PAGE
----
Analysis of the current situation of the VC model in the US, which the author claims is “broken” in many ways, with VC funds concentrating on later-life businesses to reduce their exposure to risks, and are increasingly taking aggressive positions with earlier investors.
This is must-see television: http://www.channel4.com/programmes/show-me-your-money/4od
The owner of Pimlico plumbers decides that the best way to resolve salary issues is to get everyone to reveal what they are earning to the rest of their colleagues. This results in a lot of shocks - a new starter is on £3K more than people who have been there for years and in some cases, people doing the same job are earning almost £9K more than their fellow workers.
Using the same balance of wages, they then have to work out how to equalise wages across the company, meaning that some people will have to agree to take a pay cut in order to fund them.
This strategy results in unexpected changes in the workplace: a PR manager gives up some of his salary when he finds out what a struggle it is for a low paid catering staff to be able to live on her wage. Plumbers give up some of their cash to make sure that the call centre staff are all paid more. Mechanics in the garage find cost savings of £30,000 - something that they had never taken responsibility before.
Starbuck forges ahead with mobile payments. Its Android app is available now in UK and Canada, and US users can reload using PayPal or credit card, as well as PIN protect their cards. “While mobile app updates or expansions aren’t always big news, Starbucks is an example of a company that has not waited for the confusion around mobile payments to sort itself out, and has gone ahead in delivering a system of its own.” via TechCrunch - Image source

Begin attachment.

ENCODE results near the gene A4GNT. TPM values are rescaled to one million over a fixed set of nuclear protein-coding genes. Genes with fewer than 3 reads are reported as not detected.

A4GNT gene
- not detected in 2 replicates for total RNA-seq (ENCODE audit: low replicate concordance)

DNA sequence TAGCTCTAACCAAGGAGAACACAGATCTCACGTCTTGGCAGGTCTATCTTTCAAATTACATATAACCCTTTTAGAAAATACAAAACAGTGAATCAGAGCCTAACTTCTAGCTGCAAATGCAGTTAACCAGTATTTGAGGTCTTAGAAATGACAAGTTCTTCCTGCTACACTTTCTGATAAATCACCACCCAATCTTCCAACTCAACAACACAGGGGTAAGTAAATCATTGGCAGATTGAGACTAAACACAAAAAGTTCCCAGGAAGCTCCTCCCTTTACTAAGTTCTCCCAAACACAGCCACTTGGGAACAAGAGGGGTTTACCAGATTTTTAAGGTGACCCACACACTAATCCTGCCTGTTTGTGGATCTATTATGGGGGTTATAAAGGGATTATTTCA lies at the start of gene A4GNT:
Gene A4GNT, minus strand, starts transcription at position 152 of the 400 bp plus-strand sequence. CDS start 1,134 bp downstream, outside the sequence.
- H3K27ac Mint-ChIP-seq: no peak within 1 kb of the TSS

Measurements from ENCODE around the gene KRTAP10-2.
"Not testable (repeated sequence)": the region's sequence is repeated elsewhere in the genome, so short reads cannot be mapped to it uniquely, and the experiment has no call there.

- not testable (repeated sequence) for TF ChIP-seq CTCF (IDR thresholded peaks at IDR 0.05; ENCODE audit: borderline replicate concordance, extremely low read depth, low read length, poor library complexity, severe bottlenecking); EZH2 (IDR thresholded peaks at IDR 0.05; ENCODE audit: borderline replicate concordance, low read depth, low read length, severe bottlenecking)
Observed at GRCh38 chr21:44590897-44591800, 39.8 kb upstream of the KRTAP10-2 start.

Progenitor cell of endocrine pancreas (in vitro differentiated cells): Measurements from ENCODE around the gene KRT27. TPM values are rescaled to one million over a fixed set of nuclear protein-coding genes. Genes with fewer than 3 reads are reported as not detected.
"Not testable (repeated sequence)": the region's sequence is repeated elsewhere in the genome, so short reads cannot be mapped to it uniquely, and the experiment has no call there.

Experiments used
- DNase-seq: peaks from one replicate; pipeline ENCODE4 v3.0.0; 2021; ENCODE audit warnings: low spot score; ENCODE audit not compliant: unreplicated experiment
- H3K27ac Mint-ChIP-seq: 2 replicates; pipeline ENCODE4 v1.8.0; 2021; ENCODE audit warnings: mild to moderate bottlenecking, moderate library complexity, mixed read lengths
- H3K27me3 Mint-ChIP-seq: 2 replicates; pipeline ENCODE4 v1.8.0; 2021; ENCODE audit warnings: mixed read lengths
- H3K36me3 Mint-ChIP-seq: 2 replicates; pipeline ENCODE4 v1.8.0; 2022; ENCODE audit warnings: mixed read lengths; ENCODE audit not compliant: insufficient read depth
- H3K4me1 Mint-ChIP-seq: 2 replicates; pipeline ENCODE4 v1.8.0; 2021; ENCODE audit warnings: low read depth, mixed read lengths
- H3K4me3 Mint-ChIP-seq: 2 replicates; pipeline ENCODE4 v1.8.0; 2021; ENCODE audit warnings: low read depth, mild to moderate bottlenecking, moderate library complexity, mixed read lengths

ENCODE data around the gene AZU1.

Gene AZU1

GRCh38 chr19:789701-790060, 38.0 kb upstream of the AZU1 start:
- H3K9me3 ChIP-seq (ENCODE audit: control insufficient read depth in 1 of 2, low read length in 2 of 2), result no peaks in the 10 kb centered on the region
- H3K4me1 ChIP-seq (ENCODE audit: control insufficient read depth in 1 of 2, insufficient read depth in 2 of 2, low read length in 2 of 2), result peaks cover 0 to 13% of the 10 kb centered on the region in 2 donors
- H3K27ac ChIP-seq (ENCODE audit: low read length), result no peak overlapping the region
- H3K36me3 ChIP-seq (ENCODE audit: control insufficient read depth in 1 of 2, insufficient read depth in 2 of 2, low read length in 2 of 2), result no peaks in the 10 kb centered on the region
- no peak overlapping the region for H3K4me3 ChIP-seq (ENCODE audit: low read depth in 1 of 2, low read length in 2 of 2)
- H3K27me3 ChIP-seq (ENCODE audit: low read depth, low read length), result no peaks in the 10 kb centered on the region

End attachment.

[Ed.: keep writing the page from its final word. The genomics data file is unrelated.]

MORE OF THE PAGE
A really interesting article in Vanity Fair about Microsoft’s “lost decade” of poor product releases. The author pins the blame squarely on the “stack ranking” performance review method that Microsoft used:
Every current and former Microsoft employee I interviewed—every one—cited stack ranking as the most destructive process inside of Microsoft, something that drove out untold numbers of employees,” Eichenwald writes. “If you were on a team of 10 people, you walked in the first day knowing that, no matter how good everyone was, 2 people were going to get a great review, 7 were going to get mediocre reviews, and 1 was going to get a terrible review,” says a former software developer. “It leads to employees focusing on competing with each other rather than competing with other companies.”
A fantastic example of how culture can kill strategy.
To go with the amazon graphic, a blog post from Niraj Dawar on Insead, asking about what happened to the idea of disintermediation of the value stream.
Amazing little flash infrographic from the FT, detailing how Amazon provides the logistics expertise for a diverse group of sellers.
Article from Freek Vermulen, who says that a good business strategy story has three characteristics:
1. The story must provide clear choices
2. The story must tie to the company’s resources
3. The story must create a competitive advantage
There are six drivers for engagement:
1) Connect: This can be socially, intellectually, or culturally.
2) Shape: Shaping is the process of customizing, personalizing, and tailoring your professional experience based on your preferences.
3) Learn: When people successfully learn and apply new knowledge and skills, it fuels their engagement.
4) Stretch: Stretching means leaving your comfort zone, passing through your discomfort zone, and pushing on to your outer limits.
5) Achieve: Achieving replenishes energy, boosts conﬁdence, deepens fulﬁllment, and elevates engagement.
6) Contribute: when an individual is contributing to another person, a group, or the greater good, he or she reaches the highest level of engagement. Contributing is the driver that brings the other ﬁve together and gives them a higher level of expression and purpose.